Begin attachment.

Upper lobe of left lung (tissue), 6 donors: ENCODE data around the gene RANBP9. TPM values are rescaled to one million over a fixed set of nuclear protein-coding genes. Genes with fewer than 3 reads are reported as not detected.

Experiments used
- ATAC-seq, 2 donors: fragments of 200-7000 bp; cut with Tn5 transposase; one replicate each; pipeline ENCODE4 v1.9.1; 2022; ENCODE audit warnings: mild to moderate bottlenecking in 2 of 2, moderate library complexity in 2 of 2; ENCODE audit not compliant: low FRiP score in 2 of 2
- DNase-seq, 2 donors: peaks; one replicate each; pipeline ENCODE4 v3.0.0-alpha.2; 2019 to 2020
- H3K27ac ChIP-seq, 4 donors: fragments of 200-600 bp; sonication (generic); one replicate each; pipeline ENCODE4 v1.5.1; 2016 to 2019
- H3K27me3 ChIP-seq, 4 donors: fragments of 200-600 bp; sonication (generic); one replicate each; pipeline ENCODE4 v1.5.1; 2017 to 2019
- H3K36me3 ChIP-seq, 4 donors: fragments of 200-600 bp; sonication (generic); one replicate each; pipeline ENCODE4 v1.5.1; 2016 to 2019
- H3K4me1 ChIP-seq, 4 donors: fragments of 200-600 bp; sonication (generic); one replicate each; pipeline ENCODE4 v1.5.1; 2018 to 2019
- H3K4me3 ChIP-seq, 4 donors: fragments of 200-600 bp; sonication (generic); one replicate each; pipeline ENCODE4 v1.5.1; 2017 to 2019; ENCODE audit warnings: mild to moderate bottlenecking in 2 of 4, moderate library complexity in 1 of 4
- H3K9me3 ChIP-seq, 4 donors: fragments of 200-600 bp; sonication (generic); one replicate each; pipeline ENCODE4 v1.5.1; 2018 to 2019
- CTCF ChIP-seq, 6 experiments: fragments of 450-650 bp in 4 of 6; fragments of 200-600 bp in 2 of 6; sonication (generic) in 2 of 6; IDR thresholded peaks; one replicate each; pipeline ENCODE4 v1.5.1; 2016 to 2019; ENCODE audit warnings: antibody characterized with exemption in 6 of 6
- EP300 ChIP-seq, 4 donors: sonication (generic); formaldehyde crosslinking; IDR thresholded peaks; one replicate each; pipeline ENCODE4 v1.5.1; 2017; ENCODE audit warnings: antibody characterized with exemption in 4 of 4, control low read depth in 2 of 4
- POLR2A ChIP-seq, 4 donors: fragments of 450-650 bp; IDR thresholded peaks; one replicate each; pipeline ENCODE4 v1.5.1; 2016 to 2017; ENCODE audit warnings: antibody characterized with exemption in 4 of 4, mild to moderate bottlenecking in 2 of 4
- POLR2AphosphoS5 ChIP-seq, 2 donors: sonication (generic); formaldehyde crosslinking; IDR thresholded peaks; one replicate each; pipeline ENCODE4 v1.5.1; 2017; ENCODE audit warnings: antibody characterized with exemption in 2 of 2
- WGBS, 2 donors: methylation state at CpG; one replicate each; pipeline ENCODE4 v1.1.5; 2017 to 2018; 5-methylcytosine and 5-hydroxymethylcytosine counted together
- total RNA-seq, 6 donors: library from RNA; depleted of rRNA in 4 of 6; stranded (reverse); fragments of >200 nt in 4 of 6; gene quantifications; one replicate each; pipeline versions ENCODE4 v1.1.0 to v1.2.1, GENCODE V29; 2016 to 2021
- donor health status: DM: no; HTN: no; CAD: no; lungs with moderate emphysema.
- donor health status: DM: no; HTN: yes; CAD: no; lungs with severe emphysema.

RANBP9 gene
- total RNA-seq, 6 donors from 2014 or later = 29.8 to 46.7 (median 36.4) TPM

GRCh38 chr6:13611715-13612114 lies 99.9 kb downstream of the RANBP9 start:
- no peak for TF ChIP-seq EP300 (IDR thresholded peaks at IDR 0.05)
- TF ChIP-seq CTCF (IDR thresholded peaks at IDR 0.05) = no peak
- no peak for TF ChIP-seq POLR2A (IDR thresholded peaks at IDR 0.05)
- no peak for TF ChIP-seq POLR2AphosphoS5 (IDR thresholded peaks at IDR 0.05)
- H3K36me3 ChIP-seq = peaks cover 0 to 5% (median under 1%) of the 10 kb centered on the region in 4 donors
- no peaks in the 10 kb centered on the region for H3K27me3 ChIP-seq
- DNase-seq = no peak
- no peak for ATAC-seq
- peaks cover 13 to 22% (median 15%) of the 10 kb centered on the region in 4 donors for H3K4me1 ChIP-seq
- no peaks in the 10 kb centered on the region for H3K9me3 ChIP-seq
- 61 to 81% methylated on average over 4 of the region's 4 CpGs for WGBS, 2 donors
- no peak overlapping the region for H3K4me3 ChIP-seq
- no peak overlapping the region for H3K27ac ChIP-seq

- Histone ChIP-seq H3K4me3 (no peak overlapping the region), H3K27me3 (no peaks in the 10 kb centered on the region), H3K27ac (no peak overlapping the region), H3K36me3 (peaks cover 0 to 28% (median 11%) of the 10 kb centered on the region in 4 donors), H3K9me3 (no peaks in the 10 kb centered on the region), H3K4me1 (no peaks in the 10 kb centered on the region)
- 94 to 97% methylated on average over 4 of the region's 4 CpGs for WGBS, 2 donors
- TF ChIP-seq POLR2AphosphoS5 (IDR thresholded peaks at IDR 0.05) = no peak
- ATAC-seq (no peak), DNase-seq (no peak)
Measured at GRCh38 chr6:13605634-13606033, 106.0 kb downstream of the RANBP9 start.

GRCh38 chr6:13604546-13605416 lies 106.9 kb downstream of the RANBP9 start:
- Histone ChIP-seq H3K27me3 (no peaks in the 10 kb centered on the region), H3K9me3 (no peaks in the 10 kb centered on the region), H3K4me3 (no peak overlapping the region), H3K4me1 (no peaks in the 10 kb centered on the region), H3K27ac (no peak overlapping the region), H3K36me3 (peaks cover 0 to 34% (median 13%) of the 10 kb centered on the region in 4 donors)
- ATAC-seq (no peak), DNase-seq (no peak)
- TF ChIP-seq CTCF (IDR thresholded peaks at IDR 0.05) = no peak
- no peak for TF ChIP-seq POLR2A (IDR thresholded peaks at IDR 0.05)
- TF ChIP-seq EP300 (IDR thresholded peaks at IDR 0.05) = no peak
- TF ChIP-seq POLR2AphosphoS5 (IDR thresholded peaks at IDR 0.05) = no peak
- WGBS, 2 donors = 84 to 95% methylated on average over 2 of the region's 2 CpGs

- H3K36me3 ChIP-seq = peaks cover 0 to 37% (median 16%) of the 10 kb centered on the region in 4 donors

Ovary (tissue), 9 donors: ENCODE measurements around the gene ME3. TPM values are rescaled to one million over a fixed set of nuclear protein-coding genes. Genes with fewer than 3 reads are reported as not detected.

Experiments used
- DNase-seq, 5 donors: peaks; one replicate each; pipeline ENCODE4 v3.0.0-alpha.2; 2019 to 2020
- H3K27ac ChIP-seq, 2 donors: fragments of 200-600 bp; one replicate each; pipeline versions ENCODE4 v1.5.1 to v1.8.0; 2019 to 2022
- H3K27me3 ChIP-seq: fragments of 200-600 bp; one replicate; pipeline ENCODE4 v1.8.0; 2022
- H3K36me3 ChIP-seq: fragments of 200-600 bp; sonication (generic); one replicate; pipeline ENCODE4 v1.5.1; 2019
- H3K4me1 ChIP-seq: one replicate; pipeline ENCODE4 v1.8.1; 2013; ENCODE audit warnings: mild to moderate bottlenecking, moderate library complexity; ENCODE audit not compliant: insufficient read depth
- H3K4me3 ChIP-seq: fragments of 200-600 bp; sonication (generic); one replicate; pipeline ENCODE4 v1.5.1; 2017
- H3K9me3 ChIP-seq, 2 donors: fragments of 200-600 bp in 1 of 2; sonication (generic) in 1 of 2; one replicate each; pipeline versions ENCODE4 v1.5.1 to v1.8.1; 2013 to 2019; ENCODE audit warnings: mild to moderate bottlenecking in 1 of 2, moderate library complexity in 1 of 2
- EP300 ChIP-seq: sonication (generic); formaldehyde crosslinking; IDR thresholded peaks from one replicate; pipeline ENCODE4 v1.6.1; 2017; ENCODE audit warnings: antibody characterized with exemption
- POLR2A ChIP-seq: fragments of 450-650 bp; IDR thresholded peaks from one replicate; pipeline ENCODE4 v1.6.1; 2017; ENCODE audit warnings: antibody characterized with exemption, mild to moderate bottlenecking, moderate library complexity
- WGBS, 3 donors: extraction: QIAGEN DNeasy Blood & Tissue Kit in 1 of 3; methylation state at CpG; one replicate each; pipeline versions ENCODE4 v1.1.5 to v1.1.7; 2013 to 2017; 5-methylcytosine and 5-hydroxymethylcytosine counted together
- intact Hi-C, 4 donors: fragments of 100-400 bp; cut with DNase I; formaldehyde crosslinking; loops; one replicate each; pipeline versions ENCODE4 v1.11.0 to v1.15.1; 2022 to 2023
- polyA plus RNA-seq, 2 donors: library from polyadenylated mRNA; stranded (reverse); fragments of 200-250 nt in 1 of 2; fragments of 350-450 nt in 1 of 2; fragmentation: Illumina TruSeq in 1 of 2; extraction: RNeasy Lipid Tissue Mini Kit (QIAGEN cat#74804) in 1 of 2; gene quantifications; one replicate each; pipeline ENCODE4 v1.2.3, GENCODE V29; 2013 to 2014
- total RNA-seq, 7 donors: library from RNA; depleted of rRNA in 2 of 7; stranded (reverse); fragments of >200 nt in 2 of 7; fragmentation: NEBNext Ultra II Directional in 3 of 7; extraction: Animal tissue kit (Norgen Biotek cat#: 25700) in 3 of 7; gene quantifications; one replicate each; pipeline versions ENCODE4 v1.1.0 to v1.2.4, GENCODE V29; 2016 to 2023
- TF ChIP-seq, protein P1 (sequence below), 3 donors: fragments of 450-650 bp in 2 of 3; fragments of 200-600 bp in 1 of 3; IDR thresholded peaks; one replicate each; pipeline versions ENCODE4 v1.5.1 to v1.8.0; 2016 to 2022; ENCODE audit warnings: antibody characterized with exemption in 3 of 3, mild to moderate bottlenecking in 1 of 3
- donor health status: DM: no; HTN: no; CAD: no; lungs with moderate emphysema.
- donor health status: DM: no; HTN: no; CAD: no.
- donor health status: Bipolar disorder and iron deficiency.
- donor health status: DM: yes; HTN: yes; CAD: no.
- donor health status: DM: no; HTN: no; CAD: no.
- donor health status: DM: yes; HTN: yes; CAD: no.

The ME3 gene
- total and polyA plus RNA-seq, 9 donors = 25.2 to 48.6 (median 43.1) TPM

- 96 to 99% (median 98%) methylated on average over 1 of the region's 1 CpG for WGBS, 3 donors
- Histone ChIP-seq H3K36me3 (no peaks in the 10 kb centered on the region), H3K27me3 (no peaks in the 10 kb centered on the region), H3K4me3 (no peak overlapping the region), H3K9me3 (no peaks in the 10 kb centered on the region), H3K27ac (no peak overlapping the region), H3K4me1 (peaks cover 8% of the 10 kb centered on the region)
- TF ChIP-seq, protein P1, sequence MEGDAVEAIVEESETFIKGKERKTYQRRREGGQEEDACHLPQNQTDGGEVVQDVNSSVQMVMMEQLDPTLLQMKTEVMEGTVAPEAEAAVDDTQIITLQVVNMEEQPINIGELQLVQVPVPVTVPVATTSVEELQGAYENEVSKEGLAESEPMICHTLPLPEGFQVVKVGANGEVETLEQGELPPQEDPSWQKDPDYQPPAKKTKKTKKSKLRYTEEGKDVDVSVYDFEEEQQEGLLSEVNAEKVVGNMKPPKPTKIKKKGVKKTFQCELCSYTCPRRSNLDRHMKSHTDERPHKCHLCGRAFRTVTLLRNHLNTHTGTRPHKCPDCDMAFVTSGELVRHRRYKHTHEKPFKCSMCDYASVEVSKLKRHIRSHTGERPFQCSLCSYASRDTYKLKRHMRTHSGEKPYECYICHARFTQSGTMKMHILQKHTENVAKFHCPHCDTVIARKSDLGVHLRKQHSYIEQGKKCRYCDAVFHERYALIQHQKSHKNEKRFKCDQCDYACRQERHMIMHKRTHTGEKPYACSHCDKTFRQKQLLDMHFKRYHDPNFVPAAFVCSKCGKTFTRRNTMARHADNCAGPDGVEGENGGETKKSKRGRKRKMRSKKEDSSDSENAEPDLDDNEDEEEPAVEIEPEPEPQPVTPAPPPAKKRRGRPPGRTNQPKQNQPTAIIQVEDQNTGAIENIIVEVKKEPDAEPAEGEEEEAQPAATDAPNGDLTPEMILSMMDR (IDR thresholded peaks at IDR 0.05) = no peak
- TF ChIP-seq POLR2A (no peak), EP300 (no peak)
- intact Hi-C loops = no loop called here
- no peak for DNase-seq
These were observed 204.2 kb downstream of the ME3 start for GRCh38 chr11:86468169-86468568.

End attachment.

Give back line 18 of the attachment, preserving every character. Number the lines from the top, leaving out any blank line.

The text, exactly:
- donor health status: DM: no; HTN: yes; CAD: no; lungs with severe emphysema.